16. Looking at the statement of the accused as part admission of guilt; the question arises whether the statement could have been used in the case. A confession in order to be treated as such must be a confession properly so called. It cannot in part admit a crime and in part exonerate the accused. The decision of the Supreme Court in Palvinder Kaur v. State of Punjab, : 1953CriLJ154 , clearly rules that a confession must either admit in terms the offence, or at any rate substantially all the facts which constitute the offence. An admission of a gravely incriminating fact, even of a conclusively incriminating fact, is not of itself a confession. A confession that contains self-exculpatory matter; cannot amount to a confession if the exculpatory statement is of some fact, which if true, would negative the offence alleged to be confessed.
17. In the instant case the fact of using the gun and causing the injury on the buttock of the deceased may constitute admission of a gravely incriminating fact, but that cannot, taking the statement as a whole, amount to a confession. Even if it was a confession, it could not be received in evidence by reason of the provisions of Section 25, Evidence Act which rules out confession to the Police. I do not think that in the circumstances of the case, the learned Trial Judge misdirected the jury by Keeping the statement of the accused from them.
18. Assuming for a moment, for the sake of argument, that the statement of the accused was improperly held back from the jury, I do not think that would by itself be an omission of sufficient importance to entitle this Court to hold that the unanimous verdict of the jury had been improperly had. Section 167, Evidence Act, provides that the improper rejection of evidence shall not be ground of itself for a new trial or reversal of any decision of any ease, if it appears to the Court before which such objection is raised that, if the rejected evidence had been received, it ought not to have varied the decision. It is, therefore, necessary to examine the position regarding the salient features of the evidence in this rase so that this Court may pronounce if there has really been a miscarriage of justice.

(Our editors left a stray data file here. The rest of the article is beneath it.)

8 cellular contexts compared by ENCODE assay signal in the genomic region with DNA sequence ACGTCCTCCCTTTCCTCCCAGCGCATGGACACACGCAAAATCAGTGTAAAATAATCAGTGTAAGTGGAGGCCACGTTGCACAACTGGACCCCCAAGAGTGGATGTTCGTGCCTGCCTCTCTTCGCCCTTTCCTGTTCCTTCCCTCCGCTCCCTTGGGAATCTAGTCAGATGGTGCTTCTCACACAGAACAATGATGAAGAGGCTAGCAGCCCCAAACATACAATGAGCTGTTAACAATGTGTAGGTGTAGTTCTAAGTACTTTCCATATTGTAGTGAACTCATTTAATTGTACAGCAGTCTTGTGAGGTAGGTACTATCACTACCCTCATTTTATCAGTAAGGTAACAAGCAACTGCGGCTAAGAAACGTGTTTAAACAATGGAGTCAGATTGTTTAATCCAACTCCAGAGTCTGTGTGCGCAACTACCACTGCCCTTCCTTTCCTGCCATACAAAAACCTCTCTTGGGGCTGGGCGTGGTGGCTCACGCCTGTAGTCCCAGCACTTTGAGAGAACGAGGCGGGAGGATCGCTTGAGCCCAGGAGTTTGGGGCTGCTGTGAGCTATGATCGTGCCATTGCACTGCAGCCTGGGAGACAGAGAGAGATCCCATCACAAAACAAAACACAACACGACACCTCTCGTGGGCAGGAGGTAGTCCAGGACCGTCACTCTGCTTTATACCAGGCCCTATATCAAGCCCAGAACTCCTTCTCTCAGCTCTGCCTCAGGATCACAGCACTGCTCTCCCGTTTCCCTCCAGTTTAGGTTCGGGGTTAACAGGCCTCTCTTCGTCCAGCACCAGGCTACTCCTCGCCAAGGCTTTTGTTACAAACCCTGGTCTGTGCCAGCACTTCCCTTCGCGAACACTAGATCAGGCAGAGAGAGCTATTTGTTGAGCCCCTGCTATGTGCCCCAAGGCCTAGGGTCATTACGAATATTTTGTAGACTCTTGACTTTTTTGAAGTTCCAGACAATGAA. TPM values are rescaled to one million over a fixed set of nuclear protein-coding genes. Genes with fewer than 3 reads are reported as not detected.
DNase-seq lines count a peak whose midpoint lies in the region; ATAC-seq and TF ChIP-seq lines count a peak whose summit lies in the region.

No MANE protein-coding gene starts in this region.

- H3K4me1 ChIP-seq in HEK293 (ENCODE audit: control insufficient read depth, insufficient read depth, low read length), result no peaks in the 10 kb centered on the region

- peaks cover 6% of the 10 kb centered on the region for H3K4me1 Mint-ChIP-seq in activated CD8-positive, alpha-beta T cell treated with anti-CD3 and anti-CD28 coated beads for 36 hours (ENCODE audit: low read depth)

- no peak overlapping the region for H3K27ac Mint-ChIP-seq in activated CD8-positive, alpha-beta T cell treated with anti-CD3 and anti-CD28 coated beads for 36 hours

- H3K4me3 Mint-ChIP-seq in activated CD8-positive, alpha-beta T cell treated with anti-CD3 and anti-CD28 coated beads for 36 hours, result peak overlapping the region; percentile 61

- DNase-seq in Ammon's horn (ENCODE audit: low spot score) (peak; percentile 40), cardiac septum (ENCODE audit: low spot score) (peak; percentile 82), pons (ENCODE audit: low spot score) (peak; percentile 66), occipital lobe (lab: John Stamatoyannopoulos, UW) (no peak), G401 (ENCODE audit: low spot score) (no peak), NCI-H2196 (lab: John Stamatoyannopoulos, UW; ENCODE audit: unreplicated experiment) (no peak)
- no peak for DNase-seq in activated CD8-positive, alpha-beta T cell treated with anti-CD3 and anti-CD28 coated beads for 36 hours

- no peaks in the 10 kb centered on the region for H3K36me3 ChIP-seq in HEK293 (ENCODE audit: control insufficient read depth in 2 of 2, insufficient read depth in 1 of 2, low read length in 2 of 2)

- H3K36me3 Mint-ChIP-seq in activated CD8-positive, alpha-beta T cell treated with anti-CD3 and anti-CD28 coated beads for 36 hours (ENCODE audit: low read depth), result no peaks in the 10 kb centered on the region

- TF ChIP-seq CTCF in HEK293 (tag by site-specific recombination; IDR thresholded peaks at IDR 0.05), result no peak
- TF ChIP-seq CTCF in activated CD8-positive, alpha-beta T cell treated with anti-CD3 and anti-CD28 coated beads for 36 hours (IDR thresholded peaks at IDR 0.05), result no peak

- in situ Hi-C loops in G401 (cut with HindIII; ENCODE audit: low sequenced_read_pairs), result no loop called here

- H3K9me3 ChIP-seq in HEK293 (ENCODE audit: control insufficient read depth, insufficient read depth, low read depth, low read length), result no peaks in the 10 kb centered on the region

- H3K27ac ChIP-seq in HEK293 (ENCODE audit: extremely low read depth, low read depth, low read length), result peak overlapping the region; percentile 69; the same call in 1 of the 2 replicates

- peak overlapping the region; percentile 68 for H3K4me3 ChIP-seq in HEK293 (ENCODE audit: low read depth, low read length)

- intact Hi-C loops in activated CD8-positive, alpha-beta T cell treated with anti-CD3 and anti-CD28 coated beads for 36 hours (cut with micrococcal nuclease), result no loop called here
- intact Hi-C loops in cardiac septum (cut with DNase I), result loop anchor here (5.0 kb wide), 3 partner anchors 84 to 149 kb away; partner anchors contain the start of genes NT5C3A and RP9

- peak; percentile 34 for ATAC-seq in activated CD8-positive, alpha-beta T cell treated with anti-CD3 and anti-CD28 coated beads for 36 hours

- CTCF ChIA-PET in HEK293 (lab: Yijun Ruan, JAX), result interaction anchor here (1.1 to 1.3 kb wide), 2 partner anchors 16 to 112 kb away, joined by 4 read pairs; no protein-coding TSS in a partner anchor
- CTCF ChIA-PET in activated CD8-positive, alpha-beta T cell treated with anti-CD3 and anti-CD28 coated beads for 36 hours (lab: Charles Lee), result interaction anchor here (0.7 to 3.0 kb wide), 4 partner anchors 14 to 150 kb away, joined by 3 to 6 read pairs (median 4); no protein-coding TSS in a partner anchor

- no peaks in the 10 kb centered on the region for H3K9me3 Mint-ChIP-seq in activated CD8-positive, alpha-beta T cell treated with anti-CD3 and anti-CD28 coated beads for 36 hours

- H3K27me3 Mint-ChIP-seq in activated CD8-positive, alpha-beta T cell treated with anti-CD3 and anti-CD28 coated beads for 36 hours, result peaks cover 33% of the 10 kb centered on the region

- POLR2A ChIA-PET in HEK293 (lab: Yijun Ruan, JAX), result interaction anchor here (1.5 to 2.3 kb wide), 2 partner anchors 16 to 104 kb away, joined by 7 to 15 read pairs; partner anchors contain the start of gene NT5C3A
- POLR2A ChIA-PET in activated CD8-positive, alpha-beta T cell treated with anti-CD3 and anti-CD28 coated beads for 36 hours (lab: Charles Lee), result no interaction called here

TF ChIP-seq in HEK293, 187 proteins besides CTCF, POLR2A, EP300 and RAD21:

19. It is to be observed that most of the material witnesses were declared hostile in the case, and permission was asked for by the prosecution to cross-examine those witnesses. There were no eye witnesses, and the case depended entirely upon circumstantial evidence. Important links that made one connected chain which might inevitably lead to the conclusion of guilt of the accused Were absent. The prosecution did not succeed in adducing evidence upon which it could fully rely. Many of the witnesses called by them gave the case away. It is indeed difficult to say in these circumstances that the decision in the case, as reflected in the jury's verdict would have been materially altered if the statement of the accused had been placed before the jury. Assuming that the statement was admissible in evidence, Section 167 constitutes a bar to a fresh trial unless it couldbe established that there would have been material difference in the result if the evidence allegedly improperly rejected had been allowed to be produced.
20. In these circumstances, I must rejectthe Reference and allow the unanimous verdict ofthe jury to prevail.